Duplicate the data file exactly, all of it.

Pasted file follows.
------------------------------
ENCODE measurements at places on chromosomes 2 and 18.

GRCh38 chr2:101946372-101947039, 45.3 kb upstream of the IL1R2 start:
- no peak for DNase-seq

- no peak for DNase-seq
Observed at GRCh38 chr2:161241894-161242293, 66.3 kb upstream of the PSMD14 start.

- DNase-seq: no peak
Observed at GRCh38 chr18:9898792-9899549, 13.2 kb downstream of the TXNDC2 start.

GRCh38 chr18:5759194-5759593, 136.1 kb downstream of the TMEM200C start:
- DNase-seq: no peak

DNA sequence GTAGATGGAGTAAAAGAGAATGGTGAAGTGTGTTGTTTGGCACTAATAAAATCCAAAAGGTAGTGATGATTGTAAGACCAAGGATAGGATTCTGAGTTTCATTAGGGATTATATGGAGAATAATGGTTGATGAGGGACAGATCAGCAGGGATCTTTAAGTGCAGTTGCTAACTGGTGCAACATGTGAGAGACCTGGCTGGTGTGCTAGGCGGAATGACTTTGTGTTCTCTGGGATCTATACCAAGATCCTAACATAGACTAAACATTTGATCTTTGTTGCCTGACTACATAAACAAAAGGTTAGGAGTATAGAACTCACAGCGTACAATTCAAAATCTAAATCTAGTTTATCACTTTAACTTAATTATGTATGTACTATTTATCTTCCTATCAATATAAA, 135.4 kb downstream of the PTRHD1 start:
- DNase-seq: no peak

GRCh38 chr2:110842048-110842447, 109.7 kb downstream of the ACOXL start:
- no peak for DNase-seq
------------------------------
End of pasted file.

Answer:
ENCODE measurements at places on chromosomes 2 and 18.

GRCh38 chr2:101946372-101947039, 45.3 kb upstream of the IL1R2 start:
- no peak for DNase-seq

- no peak for DNase-seq
Observed at GRCh38 chr2:161241894-161242293, 66.3 kb upstream of the PSMD14 start.

- DNase-seq: no peak
Observed at GRCh38 chr18:9898792-9899549, 13.2 kb downstream of the TXNDC2 start.

GRCh38 chr18:5759194-5759593, 136.1 kb downstream of the TMEM200C start:
- DNase-seq: no peak

DNA sequence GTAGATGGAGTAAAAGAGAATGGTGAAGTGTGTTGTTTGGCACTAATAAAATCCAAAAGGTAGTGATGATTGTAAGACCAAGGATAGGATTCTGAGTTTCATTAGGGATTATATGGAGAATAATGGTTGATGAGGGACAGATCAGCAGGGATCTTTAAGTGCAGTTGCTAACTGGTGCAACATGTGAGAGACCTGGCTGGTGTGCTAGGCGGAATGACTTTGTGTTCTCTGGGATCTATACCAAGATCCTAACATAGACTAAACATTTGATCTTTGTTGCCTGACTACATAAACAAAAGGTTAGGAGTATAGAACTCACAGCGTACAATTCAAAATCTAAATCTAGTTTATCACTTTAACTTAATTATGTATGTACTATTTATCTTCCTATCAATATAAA, 135.4 kb downstream of the PTRHD1 start:
- DNase-seq: no peak

GRCh38 chr2:110842048-110842447, 109.7 kb downstream of the ACOXL start:
- no peak for DNase-seq